(Editor’s note: RattlingChains.com welcomes Andre Frederick to the writing crew here. Andre lives in the Pacific Northwest and will provide some interesting commentary about disc golf from his eyes. Welcome Andre to the staff of Rattling Chains!)
By Andre Fredrick — RattlingChains.com Staff
I’ve never been the athletic sort.
My youth saw me as an awkward, chunky lad with limited athletic ability. I tried tennis lessons, and, I even took up junior varsity football, but no sport could maintain my interest. I wasn’t terribly competitive and didn’t find myself motivated to compete against others.
Toward the end of my high school days, I discovered disc golf.
Some friends and I would visit the Burke Lake course in Virginia occasionally on weekends to play a casual round, using old Lightning discs that a few friends had collected.
While I had fun, I didn’t realize then what the game held for me. I honestly kind of dismissed it.
After high school, I moved to Iowa to pursue a college education, and even through those years, I hadn’t thought about disc golf. After graduating, I moved to the Twin Cities to room with a college friend, Matt, and enter the workforce.
These years would re-introduce me to the game that has since changed my life.
Lamenting our lots in the rat race, Matt and I began to play disc golf. We often called in sick to get out and play. It quickly proved to be one of the few activities that would get me outdoors. Matt and I would talk about our woes, share our plans for the future and forget the drudgery of adulthood, all while chasing plastic discs around Kaposia Park.
Parenthood and marriage soon changed many things in my life.
Once more, I forgot about the game of disc golf as I grappled with fatherhood and being a husband. Those weekend jaunts to Kaposia quickly faded into little more than memories.
In the course of my seven-year marriage, I went from being 240 pounds to a whopping 360. I was depressed with my weight and struggled with the pressures of being a parent and partner. In an attempt to salvage things, my then wife and I moved to Portland, Oregon, hoping a change in scenery would improve the state of our union.
It did not.
In late 2007, our marriage had dissolved beyond repair and I was now a 360-pound divorcee.
I began to transform my life at this time, beginning with eating better and working out at home on a daily basis. Still, I was very reclusive. I played disc golf more frequently in the years after my divorce, but it was on a visit back to the Midwest in the summer of 2008 that I officially caught the bug.
Matt had long since become a disc golf fanatic.
He had moved into a house right next to Red Oak Park and played the course there regularly. He took me out to a doubles match there and I was immediately struck by the sense of camaraderie on display. It was a place where people from completely different backgrounds could come and forget their daily troubles over a round of disc golf.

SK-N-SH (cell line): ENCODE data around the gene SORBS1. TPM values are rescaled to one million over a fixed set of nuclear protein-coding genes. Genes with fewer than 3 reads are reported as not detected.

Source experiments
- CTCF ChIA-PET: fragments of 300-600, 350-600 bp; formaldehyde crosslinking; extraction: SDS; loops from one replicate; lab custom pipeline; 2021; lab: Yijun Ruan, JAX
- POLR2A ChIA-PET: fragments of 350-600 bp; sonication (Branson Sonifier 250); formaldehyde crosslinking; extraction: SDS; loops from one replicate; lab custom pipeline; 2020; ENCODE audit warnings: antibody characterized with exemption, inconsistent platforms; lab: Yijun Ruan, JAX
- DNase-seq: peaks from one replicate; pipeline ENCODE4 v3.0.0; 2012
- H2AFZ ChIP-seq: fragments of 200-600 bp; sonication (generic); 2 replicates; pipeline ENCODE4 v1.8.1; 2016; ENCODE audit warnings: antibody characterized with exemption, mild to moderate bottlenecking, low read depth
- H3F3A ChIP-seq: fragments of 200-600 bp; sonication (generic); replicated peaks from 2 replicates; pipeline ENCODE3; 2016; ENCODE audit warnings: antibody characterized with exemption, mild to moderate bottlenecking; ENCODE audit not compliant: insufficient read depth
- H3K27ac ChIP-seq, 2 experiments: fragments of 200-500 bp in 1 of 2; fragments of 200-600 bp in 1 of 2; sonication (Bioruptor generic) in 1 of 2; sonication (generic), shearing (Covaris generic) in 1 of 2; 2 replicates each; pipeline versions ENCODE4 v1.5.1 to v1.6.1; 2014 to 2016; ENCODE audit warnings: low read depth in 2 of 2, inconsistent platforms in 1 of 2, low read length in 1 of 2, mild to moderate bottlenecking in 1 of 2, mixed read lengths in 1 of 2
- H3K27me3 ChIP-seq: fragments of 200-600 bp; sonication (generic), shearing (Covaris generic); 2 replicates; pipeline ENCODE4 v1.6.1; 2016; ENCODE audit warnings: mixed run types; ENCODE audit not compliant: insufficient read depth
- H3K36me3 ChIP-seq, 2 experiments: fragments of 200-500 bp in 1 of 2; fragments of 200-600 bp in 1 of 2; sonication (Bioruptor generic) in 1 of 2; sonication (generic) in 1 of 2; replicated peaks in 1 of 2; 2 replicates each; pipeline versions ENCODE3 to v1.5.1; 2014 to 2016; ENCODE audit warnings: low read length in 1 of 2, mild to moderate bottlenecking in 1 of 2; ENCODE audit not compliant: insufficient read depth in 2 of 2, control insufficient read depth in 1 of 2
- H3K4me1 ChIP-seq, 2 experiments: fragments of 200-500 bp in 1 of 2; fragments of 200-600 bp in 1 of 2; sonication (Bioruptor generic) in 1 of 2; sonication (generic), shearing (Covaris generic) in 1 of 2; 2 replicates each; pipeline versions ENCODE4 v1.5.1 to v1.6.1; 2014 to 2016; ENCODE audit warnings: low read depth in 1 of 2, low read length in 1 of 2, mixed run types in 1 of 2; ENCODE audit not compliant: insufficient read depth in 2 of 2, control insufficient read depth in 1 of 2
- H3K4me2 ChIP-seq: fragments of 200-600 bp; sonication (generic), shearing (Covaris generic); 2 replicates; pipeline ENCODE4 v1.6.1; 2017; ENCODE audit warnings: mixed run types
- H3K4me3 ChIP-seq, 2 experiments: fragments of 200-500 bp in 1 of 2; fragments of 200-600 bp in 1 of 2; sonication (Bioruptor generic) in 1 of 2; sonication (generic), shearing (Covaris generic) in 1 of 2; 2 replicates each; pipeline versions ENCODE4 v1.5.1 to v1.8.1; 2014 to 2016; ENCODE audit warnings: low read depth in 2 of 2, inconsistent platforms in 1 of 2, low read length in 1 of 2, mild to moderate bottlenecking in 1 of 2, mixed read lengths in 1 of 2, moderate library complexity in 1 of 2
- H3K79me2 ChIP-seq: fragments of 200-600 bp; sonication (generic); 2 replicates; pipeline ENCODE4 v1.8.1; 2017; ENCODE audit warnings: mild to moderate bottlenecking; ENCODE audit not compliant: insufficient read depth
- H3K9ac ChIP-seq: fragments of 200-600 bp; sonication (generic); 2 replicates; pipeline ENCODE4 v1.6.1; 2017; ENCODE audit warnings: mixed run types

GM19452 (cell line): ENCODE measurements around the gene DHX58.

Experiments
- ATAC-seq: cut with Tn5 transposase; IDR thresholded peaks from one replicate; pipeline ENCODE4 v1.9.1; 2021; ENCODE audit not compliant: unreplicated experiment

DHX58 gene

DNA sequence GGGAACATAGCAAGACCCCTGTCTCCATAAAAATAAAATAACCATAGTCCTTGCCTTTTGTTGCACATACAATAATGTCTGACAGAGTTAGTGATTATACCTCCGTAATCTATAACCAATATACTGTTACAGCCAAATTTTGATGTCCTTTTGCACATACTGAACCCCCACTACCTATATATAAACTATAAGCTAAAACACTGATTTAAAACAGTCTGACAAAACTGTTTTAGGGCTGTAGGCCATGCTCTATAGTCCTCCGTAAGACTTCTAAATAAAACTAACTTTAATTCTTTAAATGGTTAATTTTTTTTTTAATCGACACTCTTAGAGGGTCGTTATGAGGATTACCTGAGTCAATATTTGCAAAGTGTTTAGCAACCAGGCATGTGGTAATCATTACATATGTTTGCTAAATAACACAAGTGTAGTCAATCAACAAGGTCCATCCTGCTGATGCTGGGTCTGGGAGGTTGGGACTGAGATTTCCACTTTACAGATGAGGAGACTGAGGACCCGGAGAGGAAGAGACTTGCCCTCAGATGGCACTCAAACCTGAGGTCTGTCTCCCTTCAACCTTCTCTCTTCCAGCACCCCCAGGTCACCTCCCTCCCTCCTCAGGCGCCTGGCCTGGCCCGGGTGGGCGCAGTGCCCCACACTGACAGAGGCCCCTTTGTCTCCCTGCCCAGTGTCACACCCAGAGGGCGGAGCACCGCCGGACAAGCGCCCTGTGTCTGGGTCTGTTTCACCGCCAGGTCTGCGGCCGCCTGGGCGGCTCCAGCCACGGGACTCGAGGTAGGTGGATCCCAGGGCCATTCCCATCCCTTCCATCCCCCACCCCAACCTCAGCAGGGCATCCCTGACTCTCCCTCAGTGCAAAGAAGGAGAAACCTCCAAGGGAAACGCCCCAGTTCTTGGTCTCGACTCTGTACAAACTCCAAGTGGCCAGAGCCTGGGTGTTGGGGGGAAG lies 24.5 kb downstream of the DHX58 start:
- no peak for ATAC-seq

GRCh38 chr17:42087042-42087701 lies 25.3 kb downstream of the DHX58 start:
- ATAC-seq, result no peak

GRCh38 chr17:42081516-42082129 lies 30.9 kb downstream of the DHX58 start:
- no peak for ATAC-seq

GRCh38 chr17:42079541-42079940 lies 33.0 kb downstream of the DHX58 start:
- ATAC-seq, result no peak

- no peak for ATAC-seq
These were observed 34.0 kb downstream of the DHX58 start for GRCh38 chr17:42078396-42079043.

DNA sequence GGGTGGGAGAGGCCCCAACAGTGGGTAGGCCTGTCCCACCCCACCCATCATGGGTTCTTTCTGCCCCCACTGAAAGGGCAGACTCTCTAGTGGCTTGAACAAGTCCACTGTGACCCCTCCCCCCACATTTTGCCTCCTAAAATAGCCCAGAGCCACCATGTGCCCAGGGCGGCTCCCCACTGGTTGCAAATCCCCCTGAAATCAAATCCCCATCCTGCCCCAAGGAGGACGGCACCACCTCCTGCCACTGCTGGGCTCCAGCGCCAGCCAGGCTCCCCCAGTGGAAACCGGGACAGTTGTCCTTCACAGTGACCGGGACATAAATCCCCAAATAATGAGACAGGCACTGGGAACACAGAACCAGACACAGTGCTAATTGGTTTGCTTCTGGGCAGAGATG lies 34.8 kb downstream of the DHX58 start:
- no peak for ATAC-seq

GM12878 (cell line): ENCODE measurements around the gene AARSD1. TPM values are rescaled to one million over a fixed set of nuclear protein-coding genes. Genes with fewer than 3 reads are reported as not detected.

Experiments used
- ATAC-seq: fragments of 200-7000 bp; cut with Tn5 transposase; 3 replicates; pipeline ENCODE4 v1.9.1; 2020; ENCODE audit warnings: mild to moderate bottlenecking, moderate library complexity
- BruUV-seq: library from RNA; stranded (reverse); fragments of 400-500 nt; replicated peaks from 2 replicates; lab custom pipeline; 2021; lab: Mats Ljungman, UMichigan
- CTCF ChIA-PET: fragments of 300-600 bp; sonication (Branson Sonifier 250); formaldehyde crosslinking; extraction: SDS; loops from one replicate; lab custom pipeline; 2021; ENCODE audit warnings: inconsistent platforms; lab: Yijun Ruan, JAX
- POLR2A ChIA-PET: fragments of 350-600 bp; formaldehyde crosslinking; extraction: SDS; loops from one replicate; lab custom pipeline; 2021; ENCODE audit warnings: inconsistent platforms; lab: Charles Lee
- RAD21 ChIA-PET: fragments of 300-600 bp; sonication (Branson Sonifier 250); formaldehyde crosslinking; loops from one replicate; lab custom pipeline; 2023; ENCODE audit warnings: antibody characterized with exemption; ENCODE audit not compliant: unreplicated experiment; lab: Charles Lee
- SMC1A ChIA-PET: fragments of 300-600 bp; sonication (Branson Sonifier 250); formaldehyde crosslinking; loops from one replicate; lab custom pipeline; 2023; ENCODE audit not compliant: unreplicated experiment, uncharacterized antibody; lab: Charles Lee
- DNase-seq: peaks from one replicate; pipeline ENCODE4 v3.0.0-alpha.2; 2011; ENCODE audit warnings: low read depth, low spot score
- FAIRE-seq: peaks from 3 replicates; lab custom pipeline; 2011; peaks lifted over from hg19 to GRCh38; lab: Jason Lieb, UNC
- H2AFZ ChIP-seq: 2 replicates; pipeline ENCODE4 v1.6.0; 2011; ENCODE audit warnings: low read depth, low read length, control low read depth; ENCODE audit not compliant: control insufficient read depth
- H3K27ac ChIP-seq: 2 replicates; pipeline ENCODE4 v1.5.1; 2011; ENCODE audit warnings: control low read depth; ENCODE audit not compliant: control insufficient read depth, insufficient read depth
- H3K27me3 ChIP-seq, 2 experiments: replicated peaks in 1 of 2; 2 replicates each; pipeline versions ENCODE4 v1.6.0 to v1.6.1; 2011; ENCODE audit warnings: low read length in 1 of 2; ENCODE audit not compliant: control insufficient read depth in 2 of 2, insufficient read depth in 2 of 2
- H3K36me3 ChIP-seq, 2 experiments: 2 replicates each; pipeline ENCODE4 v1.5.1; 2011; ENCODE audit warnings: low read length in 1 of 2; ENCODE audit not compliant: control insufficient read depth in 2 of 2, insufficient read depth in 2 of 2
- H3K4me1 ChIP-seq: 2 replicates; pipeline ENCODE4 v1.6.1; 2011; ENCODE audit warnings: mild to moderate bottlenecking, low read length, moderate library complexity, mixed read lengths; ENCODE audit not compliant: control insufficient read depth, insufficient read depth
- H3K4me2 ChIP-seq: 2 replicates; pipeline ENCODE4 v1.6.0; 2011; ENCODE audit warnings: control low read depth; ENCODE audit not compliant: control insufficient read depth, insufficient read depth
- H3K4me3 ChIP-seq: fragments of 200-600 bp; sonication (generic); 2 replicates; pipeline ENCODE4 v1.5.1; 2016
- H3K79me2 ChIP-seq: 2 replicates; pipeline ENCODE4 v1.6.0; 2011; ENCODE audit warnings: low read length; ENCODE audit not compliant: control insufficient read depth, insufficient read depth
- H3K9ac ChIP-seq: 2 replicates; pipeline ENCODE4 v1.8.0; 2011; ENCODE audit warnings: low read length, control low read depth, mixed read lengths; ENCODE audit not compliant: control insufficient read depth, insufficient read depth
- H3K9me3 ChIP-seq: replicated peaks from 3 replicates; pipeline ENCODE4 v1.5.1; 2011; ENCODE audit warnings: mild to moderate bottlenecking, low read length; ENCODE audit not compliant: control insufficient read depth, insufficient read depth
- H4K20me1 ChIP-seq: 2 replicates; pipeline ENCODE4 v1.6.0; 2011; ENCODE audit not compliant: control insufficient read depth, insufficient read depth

We revisited Kaposia and Matt took me to Blue Ribbon Pines (a course that forever changed my feelings for the game). Friends of Matt’s whom I had never met quickly became friends of mine over the rounds we played.
Still, of all the discs that were thrown over that visit, it was when we snuck out to Red Oak on a muggy Minnesota night, fastened fishing bobber lights to our discs, strapped on some headlamps and played night golf while sipping beers and listening to Pink Floyd that I truly became a disc golfer.
I distinctly remember standing atop a tee pad, taking in the night air and thinking, “I love this game.”
I came back to Oregon intent on buying some new discs and reliving those moments as often as I might.I moved next door to Orchard Park, a small 9-hole course in the Portland suburbs. I also began venturing to other courses in the area. I now play at least twice a week, but more often it’s about four to five times a week.
The game has become a spiritual activity for me, so much so that I refer to my Sunday outings as “church.”
I go out there to rediscover myself and find my center; to forget and to remember; to be alone and to be amongst friends. There is something about being immersed in the beauty of the Oregon landscape and watching a perfectly thrown disc glide through the air that helps to melt away the pressures and monotony of day-to-day life. It is a break from the madding crowds and the confusion of modern living that brings me a great deal of inner peace.
For all the peace and serenity the game brings me these days, it is also a passion that pushes me to excel, which no sport has ever inspired in me.
I sincerely believe it is because I am forced to compete against myself more than anyone else. I am determined to find out how other players get their disc to flex the way it does, or how to get that straddle putt to work for me. Not because I want to beat them, but because I want to get better. I want to beat my last score and I want to see my game improve.
The individual side of the game has given me a great deal more confidence and drive, and that has carried over into many areas of my life outside of disc golf.
However, the social aspect of the sport is perhaps my favorite. I have met countless new friends through the game, learning more about myself through those interactions and gaining new insights not only about the sport, but about life in general. No matter our walks in life, when we’re walking the green, we are, for that moment, very much the same.
Andre Fredrick will be writing for RattlingChains.com. His contact information will be available soon!